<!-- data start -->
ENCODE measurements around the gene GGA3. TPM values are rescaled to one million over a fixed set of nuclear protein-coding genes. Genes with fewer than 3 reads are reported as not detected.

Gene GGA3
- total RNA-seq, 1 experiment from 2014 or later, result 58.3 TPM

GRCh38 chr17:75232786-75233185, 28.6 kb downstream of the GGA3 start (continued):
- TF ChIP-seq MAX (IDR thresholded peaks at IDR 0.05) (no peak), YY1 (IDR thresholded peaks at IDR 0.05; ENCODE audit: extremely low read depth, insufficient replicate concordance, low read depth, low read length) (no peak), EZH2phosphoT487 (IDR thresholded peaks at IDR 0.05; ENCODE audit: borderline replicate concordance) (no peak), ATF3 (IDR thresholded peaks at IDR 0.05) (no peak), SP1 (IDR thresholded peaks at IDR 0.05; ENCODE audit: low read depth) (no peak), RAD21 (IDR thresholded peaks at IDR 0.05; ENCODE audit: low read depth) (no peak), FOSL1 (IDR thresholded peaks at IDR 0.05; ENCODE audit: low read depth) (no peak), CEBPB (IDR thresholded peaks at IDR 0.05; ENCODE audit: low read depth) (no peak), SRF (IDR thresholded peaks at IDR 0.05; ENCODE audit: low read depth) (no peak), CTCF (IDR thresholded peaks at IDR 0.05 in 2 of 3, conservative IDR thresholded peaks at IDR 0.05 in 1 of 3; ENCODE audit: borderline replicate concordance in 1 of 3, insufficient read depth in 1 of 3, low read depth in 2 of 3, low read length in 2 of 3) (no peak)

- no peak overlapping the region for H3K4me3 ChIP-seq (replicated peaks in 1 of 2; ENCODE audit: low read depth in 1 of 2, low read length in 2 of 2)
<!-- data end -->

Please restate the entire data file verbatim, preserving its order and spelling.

ENCODE measurements around the gene GGA3. TPM values are rescaled to one million over a fixed set of nuclear protein-coding genes. Genes with fewer than 3 reads are reported as not detected.

Gene GGA3
- total RNA-seq, 1 experiment from 2014 or later, result 58.3 TPM

GRCh38 chr17:75232786-75233185, 28.6 kb downstream of the GGA3 start (continued):
- TF ChIP-seq MAX (IDR thresholded peaks at IDR 0.05) (no peak), YY1 (IDR thresholded peaks at IDR 0.05; ENCODE audit: extremely low read depth, insufficient replicate concordance, low read depth, low read length) (no peak), EZH2phosphoT487 (IDR thresholded peaks at IDR 0.05; ENCODE audit: borderline replicate concordance) (no peak), ATF3 (IDR thresholded peaks at IDR 0.05) (no peak), SP1 (IDR thresholded peaks at IDR 0.05; ENCODE audit: low read depth) (no peak), RAD21 (IDR thresholded peaks at IDR 0.05; ENCODE audit: low read depth) (no peak), FOSL1 (IDR thresholded peaks at IDR 0.05; ENCODE audit: low read depth) (no peak), CEBPB (IDR thresholded peaks at IDR 0.05; ENCODE audit: low read depth) (no peak), SRF (IDR thresholded peaks at IDR 0.05; ENCODE audit: low read depth) (no peak), CTCF (IDR thresholded peaks at IDR 0.05 in 2 of 3, conservative IDR thresholded peaks at IDR 0.05 in 1 of 3; ENCODE audit: borderline replicate concordance in 1 of 3, insufficient read depth in 1 of 3, low read depth in 2 of 3, low read length in 2 of 3) (no peak)

- no peak overlapping the region for H3K4me3 ChIP-seq (replicated peaks in 1 of 2; ENCODE audit: low read depth in 1 of 2, low read length in 2 of 2)